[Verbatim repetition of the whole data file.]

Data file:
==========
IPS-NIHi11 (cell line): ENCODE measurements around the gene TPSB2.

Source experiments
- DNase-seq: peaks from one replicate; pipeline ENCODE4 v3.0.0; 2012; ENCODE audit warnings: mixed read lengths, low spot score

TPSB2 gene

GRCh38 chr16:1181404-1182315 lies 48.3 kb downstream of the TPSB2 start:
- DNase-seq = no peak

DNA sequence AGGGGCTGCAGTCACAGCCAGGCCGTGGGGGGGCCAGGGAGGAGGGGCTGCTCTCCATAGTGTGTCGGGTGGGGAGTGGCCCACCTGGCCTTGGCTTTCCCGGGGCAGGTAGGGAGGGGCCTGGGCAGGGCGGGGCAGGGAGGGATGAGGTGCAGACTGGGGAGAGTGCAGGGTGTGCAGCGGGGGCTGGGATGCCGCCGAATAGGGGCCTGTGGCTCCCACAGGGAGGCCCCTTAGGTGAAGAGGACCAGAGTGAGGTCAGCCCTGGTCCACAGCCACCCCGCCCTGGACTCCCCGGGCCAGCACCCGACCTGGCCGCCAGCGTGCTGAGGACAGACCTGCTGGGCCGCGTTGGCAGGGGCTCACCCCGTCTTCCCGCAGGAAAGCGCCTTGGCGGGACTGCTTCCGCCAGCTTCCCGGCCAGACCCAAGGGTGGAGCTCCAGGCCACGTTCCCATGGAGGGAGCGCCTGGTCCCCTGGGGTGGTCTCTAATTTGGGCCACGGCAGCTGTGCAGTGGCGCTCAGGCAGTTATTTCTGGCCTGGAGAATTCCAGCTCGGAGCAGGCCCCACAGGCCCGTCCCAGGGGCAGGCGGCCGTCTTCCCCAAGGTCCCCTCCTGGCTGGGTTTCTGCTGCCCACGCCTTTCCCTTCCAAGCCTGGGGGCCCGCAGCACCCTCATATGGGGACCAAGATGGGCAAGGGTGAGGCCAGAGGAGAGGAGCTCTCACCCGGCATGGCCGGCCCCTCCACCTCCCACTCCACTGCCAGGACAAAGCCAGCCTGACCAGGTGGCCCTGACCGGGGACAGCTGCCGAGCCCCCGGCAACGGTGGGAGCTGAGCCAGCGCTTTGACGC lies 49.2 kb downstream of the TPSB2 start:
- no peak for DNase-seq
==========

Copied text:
IPS-NIHi11 (cell line): ENCODE measurements around the gene TPSB2.

Source experiments
- DNase-seq: peaks from one replicate; pipeline ENCODE4 v3.0.0; 2012; ENCODE audit warnings: mixed read lengths, low spot score

TPSB2 gene

GRCh38 chr16:1181404-1182315 lies 48.3 kb downstream of the TPSB2 start:
- DNase-seq = no peak

DNA sequence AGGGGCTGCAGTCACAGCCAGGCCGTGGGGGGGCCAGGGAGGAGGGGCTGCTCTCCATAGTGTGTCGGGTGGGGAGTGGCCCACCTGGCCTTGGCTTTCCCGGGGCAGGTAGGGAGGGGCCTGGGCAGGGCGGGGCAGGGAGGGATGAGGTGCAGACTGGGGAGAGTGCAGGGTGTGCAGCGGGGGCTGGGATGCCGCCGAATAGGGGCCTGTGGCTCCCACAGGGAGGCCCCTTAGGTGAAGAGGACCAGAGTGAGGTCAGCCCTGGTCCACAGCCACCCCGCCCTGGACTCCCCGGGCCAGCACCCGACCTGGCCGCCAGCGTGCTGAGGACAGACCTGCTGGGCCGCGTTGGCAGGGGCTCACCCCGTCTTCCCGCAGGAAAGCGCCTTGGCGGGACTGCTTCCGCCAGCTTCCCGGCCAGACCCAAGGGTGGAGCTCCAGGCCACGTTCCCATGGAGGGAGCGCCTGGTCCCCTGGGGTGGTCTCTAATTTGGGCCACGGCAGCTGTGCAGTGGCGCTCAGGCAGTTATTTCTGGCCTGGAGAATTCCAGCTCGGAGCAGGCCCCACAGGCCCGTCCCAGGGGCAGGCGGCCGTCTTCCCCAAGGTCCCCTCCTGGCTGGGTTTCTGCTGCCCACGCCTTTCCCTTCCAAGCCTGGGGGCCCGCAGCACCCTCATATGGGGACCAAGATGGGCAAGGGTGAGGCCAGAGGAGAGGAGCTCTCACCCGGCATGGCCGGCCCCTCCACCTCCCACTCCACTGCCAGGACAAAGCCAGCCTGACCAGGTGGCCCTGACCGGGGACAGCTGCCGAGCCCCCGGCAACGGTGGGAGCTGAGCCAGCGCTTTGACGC lies 49.2 kb downstream of the TPSB2 start:
- no peak for DNase-seq